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To think this is discrimination

(671 Posts)
Hiptrip Sat 11-Nov-17 09:47:46

I work in a 365 days a year industry. My colleagues and I, have to provide cover over Christmas.

As I worked over Christmas and New Year last year, I booked and was promised this year off. I have this in writing.

Two colleagues have announced that they can't get childcare, and now management have come back to me and said I have to work. (Single, no kids was planning to have fun with friends and family. Shouldn't have mentioned it in my break at work.)

I have now received a written directive that my leave is cancelled, with the threat of disciplinary if I don't turn up.

No unions here, but what are my chances of claiming constructive dismissal if I don't go to work?

We are a team of twelve and those with families, who are rostered to work have a month to sort themselves out, as does everyone else. Why should it be me that has to come in the whole time, along with our unfortunate manager who has no choice because she is in charge?

TheQueenOfWands Sat 11-Nov-17 09:49:40

They have a month and a half to find childcare. They've played that card too soon.

ShatnersWig Sat 11-Nov-17 09:49:49

I would play merry hell about this with HR.

May be worth posting in Legal.

Brokenbiscuit Sat 11-Nov-17 09:51:49

It's very unfair in my opinion, but I doubt it's illegal.

It is discrimination but not against any protected characteristic, so they can probably get away with it.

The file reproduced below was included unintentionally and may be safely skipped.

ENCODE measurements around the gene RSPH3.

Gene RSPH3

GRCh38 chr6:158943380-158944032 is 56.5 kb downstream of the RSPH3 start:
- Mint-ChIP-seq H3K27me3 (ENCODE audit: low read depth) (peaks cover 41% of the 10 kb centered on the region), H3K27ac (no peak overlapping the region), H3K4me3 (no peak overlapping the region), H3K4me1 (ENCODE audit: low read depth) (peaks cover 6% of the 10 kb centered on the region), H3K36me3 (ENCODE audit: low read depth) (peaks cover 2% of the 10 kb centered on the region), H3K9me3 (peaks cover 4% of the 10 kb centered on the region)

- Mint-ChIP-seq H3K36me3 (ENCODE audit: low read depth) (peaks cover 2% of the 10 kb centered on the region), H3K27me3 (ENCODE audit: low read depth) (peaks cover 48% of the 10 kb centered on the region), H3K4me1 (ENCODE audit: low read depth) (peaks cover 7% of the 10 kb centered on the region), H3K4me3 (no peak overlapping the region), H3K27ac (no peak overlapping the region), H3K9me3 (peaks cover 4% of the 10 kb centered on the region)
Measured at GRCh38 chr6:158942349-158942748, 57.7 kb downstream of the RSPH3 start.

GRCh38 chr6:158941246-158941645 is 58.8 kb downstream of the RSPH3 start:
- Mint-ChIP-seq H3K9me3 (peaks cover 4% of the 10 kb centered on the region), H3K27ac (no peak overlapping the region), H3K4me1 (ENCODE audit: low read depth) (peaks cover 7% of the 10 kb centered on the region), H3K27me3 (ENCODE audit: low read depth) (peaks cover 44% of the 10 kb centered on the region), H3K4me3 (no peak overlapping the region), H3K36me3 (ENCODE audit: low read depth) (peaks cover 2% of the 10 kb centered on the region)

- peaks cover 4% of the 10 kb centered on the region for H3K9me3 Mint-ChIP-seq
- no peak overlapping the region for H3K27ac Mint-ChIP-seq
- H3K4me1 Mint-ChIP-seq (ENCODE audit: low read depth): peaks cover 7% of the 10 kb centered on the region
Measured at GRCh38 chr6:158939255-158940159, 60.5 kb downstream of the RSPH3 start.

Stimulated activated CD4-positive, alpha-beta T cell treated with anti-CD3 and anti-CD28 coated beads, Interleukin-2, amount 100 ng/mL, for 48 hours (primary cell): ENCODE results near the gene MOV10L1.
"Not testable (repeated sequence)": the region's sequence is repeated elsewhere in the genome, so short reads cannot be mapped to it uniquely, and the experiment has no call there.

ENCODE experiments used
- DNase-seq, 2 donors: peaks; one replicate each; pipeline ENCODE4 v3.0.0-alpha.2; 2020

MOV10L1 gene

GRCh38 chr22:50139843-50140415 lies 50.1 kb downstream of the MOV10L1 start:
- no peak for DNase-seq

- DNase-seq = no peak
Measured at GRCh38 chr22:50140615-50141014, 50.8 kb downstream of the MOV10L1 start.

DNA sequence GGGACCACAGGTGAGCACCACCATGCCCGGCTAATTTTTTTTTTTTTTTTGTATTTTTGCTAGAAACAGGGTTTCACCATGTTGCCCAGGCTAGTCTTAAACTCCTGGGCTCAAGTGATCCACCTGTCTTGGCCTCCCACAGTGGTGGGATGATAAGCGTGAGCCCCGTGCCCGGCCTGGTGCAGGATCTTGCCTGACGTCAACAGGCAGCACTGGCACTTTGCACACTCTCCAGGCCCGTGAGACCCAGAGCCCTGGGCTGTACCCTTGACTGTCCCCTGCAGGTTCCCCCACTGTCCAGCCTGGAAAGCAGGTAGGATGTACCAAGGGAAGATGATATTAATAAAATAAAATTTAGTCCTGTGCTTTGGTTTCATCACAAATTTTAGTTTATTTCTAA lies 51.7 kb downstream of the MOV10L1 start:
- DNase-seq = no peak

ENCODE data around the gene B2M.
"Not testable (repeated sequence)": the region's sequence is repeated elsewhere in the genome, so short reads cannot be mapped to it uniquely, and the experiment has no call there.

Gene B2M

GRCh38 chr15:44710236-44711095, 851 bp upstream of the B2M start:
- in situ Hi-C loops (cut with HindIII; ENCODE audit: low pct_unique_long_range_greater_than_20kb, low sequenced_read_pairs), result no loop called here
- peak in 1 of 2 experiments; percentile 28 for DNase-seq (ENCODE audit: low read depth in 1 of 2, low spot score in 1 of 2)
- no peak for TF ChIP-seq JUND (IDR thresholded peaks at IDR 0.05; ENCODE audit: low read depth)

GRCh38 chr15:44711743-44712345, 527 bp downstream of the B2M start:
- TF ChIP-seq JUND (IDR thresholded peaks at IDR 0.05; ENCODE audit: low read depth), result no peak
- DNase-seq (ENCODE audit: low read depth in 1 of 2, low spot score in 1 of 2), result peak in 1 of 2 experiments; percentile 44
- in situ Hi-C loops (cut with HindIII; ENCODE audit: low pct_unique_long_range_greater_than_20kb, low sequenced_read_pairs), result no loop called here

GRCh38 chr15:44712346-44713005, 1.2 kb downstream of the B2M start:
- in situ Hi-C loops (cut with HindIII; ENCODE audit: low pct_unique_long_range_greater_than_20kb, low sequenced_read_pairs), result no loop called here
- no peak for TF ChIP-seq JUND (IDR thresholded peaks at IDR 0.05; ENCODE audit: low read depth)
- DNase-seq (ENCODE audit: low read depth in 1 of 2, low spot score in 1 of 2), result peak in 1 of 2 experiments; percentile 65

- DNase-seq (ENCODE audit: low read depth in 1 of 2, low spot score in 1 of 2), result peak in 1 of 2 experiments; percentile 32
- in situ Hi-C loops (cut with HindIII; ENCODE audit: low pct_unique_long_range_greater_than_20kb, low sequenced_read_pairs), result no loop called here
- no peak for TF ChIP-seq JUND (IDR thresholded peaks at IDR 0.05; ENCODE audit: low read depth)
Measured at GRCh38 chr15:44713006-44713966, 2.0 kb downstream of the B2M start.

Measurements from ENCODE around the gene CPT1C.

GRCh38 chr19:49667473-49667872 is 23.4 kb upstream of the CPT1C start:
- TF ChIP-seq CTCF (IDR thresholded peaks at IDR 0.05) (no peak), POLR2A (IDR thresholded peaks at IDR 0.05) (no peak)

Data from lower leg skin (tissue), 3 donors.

I don't think you would have a case for constructive dismissal.

Sorry that your Christmas has been ruined.flowers

Notreallyarsed Sat 11-Nov-17 09:51:49

They’ve got 6 weeks to source childcare? They’re at it.

Brokenbiscuit Sat 11-Nov-17 09:52:35

You could put in a grievance though - might be worth a try.

Incitatus Sat 11-Nov-17 09:52:42

You'll have to raise a grievance about it. This happened at my last place of work.

Tobuyornot99 Sat 11-Nov-17 09:54:31

That's absolutely shit, but legal I believe....my employer has a clause in the leave policy that they can cancel leave at any time due to business needs.

Angrybird345 Sat 11-Nov-17 09:55:58

Say you are doing childcare for others as they are working? Call Acas and ask them. Presumably the people who were supposed to work have family?

Angrybird345 Sat 11-Nov-17 09:56:13

Should have said you’re going abroad.

Justbookedasummmerholiday Sat 11-Nov-17 09:57:13

I would face the disciplinary rather than miss Christmas and no longer be speaking to the colleagues either .